Panasonic 7-14 - Usage tips for UWA neophyte

Started Apr 19, 2014 | Discussions
richarddd
richarddd Veteran Member • Posts: 3,095
Re: Panasonic 7-14 - Usage tips for UWA neophyte

Florida Nature Photographer wrote:

Anders W wrote:

Here are a couple of catches with the 7-14 from yesterday's little hike close to home. Would you have been able to tell that either of these are UWA shots if I hadn't let you know? And as you can see from the second shot, even the 7-14 can be pretty well behaved with regard to flare under the right circumstances.

The open oak fields ...

So I looked at this again and a question came to mind. In this scene you could easily use the 12-40 and backup a bit to get the same framing. What is the choice there? Lets say I was shooting a bird in a tree so I had my 50-200 on and now I want to shoot this scene. What do I consider in deciding between putting the 12-40 on vs the 7-14?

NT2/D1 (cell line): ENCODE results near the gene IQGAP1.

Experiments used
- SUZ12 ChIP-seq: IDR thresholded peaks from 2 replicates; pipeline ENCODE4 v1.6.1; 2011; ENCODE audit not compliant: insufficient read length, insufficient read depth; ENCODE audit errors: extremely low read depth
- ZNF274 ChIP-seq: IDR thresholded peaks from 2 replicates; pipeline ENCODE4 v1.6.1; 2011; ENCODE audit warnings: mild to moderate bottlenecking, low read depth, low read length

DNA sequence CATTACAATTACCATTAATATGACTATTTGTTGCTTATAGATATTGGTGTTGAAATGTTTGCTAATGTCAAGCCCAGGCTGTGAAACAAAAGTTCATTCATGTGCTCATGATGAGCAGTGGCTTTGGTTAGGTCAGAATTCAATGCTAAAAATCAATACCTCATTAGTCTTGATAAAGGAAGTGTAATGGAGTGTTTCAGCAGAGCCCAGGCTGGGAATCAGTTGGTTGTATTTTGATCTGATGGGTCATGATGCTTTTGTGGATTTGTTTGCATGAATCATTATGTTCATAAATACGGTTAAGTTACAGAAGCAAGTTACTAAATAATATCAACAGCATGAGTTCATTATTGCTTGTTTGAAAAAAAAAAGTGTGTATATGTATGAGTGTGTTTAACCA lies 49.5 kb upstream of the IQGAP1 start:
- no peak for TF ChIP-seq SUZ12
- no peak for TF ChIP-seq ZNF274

Move around for composition and perspective.  Choose lens focal length for framing and aperture for depth of field.

Is that what you're asking?

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OP Florida Nature Photographer Veteran Member • Posts: 8,150
Re: Panasonic 7-14 - Usage tips for UWA neophyte

richarddd wrote:

Move around for composition and perspective. Choose lens focal length for framing and aperture for depth of field.

Is that what you're asking?

No. I'm specifically wonder about reasons that would cause me to choose one lens (12-40 vs 7-14) over another in that situation, where the focal length of either would work.

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jeffharris
jeffharris Veteran Member • Posts: 8,832
Re: Panasonic 7-14 - Usage tips for UWA neophyte

Florida Nature Photographer wrote:

jeffharris wrote:

but really, composing in 16:9 is much more effective, since you're seeing and working within the limitations and much narrower 16:9 frame while you're shooting.

The composition will be different, probably more effective. That's my approach anyway.

I'll keep in mind since it is an easy change the Super Control Panel. I normally try to give myself a little wiggle room for cropping on the edges of my photos anyway.